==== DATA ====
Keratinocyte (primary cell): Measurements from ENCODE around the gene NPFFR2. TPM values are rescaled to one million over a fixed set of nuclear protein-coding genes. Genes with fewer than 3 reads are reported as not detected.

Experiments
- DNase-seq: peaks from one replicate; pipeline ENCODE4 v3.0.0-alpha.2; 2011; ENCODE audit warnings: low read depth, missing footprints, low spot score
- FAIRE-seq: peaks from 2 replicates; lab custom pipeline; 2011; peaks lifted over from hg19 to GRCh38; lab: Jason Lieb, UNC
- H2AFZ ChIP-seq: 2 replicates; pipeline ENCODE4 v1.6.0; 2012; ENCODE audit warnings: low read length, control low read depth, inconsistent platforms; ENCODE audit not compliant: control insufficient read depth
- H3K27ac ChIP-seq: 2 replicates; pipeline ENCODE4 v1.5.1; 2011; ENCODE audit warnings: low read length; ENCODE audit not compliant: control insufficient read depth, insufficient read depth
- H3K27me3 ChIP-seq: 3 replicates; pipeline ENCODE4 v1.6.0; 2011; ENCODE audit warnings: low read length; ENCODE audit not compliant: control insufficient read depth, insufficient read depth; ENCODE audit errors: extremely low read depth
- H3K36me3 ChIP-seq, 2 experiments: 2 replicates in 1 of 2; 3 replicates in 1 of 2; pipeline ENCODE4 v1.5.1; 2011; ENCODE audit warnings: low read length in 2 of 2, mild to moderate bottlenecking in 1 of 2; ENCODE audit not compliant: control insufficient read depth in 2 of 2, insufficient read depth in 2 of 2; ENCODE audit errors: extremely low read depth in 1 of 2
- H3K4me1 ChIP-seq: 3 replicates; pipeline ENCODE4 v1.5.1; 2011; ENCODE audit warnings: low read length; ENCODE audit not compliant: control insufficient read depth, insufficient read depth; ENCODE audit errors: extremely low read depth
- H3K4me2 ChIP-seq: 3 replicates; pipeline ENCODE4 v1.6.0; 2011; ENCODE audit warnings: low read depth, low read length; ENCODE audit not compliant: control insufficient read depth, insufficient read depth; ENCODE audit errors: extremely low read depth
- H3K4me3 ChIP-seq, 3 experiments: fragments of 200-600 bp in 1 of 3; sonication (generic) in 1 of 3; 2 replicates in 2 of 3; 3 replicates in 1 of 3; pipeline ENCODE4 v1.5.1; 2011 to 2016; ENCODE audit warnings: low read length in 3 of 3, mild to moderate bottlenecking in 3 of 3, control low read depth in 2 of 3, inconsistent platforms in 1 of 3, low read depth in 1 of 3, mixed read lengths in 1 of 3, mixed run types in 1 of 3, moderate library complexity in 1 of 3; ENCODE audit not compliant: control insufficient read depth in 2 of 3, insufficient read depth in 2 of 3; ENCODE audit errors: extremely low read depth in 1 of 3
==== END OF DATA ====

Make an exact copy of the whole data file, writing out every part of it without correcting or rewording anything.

Keratinocyte (primary cell): Measurements from ENCODE around the gene NPFFR2. TPM values are rescaled to one million over a fixed set of nuclear protein-coding genes. Genes with fewer than 3 reads are reported as not detected.

Experiments
- DNase-seq: peaks from one replicate; pipeline ENCODE4 v3.0.0-alpha.2; 2011; ENCODE audit warnings: low read depth, missing footprints, low spot score
- FAIRE-seq: peaks from 2 replicates; lab custom pipeline; 2011; peaks lifted over from hg19 to GRCh38; lab: Jason Lieb, UNC
- H2AFZ ChIP-seq: 2 replicates; pipeline ENCODE4 v1.6.0; 2012; ENCODE audit warnings: low read length, control low read depth, inconsistent platforms; ENCODE audit not compliant: control insufficient read depth
- H3K27ac ChIP-seq: 2 replicates; pipeline ENCODE4 v1.5.1; 2011; ENCODE audit warnings: low read length; ENCODE audit not compliant: control insufficient read depth, insufficient read depth
- H3K27me3 ChIP-seq: 3 replicates; pipeline ENCODE4 v1.6.0; 2011; ENCODE audit warnings: low read length; ENCODE audit not compliant: control insufficient read depth, insufficient read depth; ENCODE audit errors: extremely low read depth
- H3K36me3 ChIP-seq, 2 experiments: 2 replicates in 1 of 2; 3 replicates in 1 of 2; pipeline ENCODE4 v1.5.1; 2011; ENCODE audit warnings: low read length in 2 of 2, mild to moderate bottlenecking in 1 of 2; ENCODE audit not compliant: control insufficient read depth in 2 of 2, insufficient read depth in 2 of 2; ENCODE audit errors: extremely low read depth in 1 of 2
- H3K4me1 ChIP-seq: 3 replicates; pipeline ENCODE4 v1.5.1; 2011; ENCODE audit warnings: low read length; ENCODE audit not compliant: control insufficient read depth, insufficient read depth; ENCODE audit errors: extremely low read depth
- H3K4me2 ChIP-seq: 3 replicates; pipeline ENCODE4 v1.6.0; 2011; ENCODE audit warnings: low read depth, low read length; ENCODE audit not compliant: control insufficient read depth, insufficient read depth; ENCODE audit errors: extremely low read depth
- H3K4me3 ChIP-seq, 3 experiments: fragments of 200-600 bp in 1 of 3; sonication (generic) in 1 of 3; 2 replicates in 2 of 3; 3 replicates in 1 of 3; pipeline ENCODE4 v1.5.1; 2011 to 2016; ENCODE audit warnings: low read length in 3 of 3, mild to moderate bottlenecking in 3 of 3, control low read depth in 2 of 3, inconsistent platforms in 1 of 3, low read depth in 1 of 3, mixed read lengths in 1 of 3, mixed run types in 1 of 3, moderate library complexity in 1 of 3; ENCODE audit not compliant: control insufficient read depth in 2 of 3, insufficient read depth in 2 of 3; ENCODE audit errors: extremely low read depth in 1 of 3